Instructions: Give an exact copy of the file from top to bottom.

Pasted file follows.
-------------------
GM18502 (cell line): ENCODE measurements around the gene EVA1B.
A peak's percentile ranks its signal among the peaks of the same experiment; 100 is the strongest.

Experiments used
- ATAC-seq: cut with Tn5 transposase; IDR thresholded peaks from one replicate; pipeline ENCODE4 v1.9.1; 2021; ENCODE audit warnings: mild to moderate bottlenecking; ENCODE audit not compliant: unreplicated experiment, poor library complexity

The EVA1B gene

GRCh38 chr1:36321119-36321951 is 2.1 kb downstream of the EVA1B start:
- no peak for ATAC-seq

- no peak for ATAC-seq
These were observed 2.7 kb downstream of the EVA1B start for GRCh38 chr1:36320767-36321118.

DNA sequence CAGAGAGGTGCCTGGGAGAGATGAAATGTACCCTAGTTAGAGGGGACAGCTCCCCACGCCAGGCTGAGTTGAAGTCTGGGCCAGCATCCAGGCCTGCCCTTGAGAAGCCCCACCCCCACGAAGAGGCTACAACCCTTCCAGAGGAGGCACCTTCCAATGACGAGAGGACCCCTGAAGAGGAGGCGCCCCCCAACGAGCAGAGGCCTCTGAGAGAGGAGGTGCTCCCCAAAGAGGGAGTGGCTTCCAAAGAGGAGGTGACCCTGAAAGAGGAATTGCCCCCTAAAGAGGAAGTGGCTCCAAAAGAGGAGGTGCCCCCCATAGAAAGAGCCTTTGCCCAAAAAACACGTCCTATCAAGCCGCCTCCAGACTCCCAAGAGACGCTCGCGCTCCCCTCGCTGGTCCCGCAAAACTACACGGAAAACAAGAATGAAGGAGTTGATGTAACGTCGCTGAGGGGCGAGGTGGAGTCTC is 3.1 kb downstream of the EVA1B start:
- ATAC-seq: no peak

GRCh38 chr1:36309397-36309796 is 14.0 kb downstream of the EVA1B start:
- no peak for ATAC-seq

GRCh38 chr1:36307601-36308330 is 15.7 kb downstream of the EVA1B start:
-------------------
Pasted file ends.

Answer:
GM18502 (cell line): ENCODE measurements around the gene EVA1B.
A peak's percentile ranks its signal among the peaks of the same experiment; 100 is the strongest.

Experiments used
- ATAC-seq: cut with Tn5 transposase; IDR thresholded peaks from one replicate; pipeline ENCODE4 v1.9.1; 2021; ENCODE audit warnings: mild to moderate bottlenecking; ENCODE audit not compliant: unreplicated experiment, poor library complexity

The EVA1B gene

GRCh38 chr1:36321119-36321951 is 2.1 kb downstream of the EVA1B start:
- no peak for ATAC-seq

- no peak for ATAC-seq
These were observed 2.7 kb downstream of the EVA1B start for GRCh38 chr1:36320767-36321118.

DNA sequence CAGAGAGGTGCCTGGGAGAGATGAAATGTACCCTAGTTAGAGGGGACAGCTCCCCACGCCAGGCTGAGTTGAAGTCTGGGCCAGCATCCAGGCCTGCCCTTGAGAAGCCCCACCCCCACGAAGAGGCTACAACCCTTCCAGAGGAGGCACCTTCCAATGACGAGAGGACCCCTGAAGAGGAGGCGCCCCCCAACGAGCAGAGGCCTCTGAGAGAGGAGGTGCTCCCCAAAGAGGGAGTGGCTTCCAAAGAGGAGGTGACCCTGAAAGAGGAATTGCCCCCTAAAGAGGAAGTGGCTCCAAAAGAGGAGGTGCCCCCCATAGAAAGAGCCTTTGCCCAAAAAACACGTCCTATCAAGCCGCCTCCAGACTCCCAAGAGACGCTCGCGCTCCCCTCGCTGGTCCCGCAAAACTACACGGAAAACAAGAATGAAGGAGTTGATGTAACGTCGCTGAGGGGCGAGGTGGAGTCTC is 3.1 kb downstream of the EVA1B start:
- ATAC-seq: no peak

GRCh38 chr1:36309397-36309796 is 14.0 kb downstream of the EVA1B start:
- no peak for ATAC-seq

GRCh38 chr1:36307601-36308330 is 15.7 kb downstream of the EVA1B start: